Students celebrate award-winning author of ‘Escape from Mr. Lemoncello’s Library’

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Award-winning author Chris Grabenstein was inspired to write “Escape from Mr. Lemoncello’s Library” after visiting a new school library in New York that just didn’t fit in with the architecture with the rest of the building.

When asked about the difference, Grabenstein found out the library had been donated by a “generous benefactor.” This got him to thinking – what if said benefactor was a “little eccentric” and had made billions making games?

“Escape from Mr. Lemoncello’s Library” explores that scenario when billionaire Luigi Lemoncello constructs a futuristic library full of puzzles and games. Readers follow Kyle and 11 other sixth-grade contestants as they use clues to find their way out of the library and win Lemoncello’s ultimate prize.

The children’s book has won the Agatha Award for Best Children’s Mystery, is a New York Times bestseller, and has now been named winner of the 2015 Rhode Island Children’s Book Award. Students in grades three to six throughout the state vote for their favorite book out of 20 nominees, and Grabenstein won for 2015.

Grabenstein, who visited Edgewood Highland School last Friday to accept the award, said, “These awards, chosen by kids, are the ones that mean the most to me.”

His book was also chosen as the book for Read Across Rhode Island in 2014.

For his visit to Edgewood Highland, librarian Katherine Tanner and 11 sixth-grade students created a 10-minute skit of the book. The whole school helped in various ways to create the set for the skit and make their own puzzles to decorate the school library.

The youngsters who performed for Grabenstein were Seth Berube, Trinity Saab, Narida Meas, Judd Lazarda, Bradly Lopez, Lizmer Medina, Damian Torres, Jaelyn Lefort, Maral Zobian, Dariel Marizan and Arybella Theul.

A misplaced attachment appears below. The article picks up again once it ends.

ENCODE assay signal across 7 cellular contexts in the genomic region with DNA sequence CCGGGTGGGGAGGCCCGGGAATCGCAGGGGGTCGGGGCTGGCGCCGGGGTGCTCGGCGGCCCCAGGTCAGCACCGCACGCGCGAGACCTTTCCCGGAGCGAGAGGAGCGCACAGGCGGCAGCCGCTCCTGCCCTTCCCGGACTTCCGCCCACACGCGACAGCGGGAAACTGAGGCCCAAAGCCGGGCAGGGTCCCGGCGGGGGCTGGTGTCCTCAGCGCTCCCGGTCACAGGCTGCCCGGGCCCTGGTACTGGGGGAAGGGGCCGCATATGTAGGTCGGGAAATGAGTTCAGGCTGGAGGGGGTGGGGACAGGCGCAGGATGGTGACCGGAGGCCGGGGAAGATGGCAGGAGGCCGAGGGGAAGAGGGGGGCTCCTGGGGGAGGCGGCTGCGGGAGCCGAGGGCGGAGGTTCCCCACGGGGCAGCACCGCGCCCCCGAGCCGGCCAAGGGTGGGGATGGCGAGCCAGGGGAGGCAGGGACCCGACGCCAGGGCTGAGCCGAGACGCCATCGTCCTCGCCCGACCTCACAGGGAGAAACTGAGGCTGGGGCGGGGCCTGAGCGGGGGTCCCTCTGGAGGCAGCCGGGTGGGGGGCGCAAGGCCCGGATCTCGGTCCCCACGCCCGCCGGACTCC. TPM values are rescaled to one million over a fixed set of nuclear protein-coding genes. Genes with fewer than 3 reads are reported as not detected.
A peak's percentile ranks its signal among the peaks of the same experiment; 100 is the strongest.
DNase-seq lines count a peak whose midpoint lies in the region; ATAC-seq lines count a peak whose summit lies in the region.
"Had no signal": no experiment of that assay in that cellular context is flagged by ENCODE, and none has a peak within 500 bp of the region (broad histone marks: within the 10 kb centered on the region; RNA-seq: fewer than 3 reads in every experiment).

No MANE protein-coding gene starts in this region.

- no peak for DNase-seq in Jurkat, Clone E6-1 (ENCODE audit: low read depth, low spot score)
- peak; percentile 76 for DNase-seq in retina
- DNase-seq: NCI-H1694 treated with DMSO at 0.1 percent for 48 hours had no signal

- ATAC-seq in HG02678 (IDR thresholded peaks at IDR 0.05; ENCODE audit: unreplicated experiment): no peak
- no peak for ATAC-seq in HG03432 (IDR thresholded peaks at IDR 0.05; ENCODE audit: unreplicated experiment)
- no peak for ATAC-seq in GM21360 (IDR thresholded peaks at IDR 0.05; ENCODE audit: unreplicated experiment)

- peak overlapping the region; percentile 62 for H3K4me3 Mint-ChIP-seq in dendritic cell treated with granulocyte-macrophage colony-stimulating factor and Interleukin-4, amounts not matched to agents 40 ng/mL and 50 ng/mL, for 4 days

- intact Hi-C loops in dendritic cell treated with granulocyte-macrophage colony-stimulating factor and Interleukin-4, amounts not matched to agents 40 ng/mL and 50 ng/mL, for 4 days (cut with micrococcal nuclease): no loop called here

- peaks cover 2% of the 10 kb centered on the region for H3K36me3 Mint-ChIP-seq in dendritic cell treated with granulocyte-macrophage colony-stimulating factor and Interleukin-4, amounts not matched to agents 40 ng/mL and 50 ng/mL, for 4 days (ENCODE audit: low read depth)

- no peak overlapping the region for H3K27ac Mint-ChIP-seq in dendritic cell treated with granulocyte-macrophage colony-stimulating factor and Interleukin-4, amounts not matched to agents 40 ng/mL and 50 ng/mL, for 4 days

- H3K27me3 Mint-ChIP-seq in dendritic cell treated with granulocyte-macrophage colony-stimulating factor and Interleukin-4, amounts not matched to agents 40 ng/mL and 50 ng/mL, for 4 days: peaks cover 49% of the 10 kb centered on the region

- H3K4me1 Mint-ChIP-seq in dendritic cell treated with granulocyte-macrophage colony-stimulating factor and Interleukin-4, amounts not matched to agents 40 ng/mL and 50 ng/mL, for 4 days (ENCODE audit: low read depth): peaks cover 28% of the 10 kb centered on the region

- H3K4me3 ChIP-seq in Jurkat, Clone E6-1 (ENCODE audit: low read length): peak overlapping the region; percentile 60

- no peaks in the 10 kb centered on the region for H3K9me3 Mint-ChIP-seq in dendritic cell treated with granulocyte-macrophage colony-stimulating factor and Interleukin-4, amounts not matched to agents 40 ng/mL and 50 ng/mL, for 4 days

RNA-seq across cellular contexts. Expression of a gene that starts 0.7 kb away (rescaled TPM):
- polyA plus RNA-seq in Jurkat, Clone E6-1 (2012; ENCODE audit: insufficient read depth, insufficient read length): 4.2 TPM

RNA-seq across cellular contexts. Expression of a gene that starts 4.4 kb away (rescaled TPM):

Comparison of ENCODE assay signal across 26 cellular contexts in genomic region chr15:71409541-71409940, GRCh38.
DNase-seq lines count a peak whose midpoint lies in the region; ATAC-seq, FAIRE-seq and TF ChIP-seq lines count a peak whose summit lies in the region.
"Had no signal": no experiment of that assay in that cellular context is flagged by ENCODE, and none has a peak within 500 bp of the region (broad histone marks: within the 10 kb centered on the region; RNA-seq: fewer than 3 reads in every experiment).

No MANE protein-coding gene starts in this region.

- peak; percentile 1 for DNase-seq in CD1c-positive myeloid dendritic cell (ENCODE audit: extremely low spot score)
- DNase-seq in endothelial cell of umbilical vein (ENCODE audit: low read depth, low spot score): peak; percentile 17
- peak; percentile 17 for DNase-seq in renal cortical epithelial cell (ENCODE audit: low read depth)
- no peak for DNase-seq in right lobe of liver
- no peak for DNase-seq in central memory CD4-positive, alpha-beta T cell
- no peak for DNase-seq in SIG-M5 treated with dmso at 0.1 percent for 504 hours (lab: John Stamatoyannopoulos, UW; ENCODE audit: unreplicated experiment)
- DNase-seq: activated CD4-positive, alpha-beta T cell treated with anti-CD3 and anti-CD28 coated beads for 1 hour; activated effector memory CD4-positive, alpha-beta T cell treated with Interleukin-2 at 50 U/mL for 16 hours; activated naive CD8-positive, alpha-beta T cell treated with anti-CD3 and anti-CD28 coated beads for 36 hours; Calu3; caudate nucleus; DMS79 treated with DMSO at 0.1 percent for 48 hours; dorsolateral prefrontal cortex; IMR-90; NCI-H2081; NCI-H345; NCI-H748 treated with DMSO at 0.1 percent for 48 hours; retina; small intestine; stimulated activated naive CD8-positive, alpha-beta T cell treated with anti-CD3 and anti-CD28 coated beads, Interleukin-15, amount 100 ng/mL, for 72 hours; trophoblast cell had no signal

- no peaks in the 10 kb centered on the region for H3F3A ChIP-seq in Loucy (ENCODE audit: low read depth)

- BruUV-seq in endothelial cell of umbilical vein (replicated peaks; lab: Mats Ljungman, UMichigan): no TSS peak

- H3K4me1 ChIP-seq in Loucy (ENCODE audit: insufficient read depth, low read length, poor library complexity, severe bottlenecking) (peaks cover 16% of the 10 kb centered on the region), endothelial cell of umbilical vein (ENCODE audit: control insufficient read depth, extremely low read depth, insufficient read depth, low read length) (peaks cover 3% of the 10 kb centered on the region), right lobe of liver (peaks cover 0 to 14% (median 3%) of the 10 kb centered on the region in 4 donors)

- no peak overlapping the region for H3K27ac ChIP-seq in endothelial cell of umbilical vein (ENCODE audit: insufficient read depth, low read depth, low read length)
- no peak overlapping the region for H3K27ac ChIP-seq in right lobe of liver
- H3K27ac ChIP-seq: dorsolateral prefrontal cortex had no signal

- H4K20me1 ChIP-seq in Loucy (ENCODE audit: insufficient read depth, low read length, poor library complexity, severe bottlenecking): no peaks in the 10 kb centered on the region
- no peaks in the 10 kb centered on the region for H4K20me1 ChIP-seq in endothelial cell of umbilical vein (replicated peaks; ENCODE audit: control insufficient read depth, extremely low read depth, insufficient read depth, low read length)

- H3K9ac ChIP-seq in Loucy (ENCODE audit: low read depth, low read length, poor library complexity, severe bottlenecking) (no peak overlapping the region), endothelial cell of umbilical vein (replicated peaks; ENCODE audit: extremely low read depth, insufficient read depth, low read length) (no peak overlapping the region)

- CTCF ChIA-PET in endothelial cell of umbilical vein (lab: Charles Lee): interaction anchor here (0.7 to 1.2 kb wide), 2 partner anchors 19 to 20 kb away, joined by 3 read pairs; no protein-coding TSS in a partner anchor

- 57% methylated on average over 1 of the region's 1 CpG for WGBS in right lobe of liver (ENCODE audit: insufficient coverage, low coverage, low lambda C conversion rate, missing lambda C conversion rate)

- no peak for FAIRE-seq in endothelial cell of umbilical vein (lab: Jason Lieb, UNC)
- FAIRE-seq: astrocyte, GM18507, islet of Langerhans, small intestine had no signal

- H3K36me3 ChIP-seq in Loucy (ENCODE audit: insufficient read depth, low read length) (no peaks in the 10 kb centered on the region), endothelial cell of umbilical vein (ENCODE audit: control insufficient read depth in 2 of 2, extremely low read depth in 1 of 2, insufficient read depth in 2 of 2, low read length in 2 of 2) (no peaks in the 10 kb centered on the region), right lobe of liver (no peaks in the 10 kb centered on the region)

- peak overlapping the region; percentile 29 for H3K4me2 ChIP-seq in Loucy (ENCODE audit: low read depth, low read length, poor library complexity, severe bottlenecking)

“We wanted to celebrate Grabenstein. We felt a performance would be the best way to pay tribute to him and help students learn more about the book,” Tanner said.

Grabenstein was enthralled with the performance, saying it is “no easy feat” to turn a 300-page book into a 10-minute skit.

Tanner said after reading “Escape from Mr. Lemoncello’s Library,” her students love the book and always ask for more books about puzzles they can read.

“This book challenges the imagination and gets kids excited about solving problems,” she said.

Grabenstein, who loves playing games himself, said he wanted kids to see the fun in research.

“Research is just like a scavenger hunt for facts and information,” Grabenstein said. “I find it best to ‘gamify’ things. It makes education more immersive and fun. Kids are having a blast and learning at the same time.”

Susan Rose, library program supervisor for Cranston Public Schools, said the book is very popular in Rhode Island because the “silly and subversive” text engages students without them knowing they are learning how to organize information.

“The whole book is just an adventure. Kids get hooked right away,” she said. “The best thing about this book is that kids who normally don’t like to read love this book.”

Grabenstein said that is his favorite thing to hear.

The sequel to “Escape from Mr. Lemoncello’s Library,” titled “Mr. Lemoncello’s Library Olympics,” is scheduled for release in January 2016. There are even talks with Nickelodeon about making the first book a movie.

For more information on Grabenstein or any of his books, visit www.chrisgrabenstein.com.

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